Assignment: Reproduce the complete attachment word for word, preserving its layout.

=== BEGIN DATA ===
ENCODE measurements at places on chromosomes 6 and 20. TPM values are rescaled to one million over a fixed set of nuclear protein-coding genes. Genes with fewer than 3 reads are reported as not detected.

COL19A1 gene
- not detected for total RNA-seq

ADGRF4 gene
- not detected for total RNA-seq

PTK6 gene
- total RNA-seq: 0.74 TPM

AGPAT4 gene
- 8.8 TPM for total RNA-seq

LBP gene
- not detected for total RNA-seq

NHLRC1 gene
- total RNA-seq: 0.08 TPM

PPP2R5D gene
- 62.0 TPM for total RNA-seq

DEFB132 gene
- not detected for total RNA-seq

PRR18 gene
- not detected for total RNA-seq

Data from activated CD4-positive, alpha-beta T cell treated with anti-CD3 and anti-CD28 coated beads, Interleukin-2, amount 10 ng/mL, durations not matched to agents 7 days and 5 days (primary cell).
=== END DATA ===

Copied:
ENCODE measurements at places on chromosomes 6 and 20. TPM values are rescaled to one million over a fixed set of nuclear protein-coding genes. Genes with fewer than 3 reads are reported as not detected.

COL19A1 gene
- not detected for total RNA-seq

ADGRF4 gene
- not detected for total RNA-seq

PTK6 gene
- total RNA-seq: 0.74 TPM

AGPAT4 gene
- 8.8 TPM for total RNA-seq

LBP gene
- not detected for total RNA-seq

NHLRC1 gene
- total RNA-seq: 0.08 TPM

PPP2R5D gene
- 62.0 TPM for total RNA-seq

DEFB132 gene
- not detected for total RNA-seq

PRR18 gene
- not detected for total RNA-seq

Data from activated CD4-positive, alpha-beta T cell treated with anti-CD3 and anti-CD28 coated beads, Interleukin-2, amount 10 ng/mL, durations not matched to agents 7 days and 5 days (primary cell).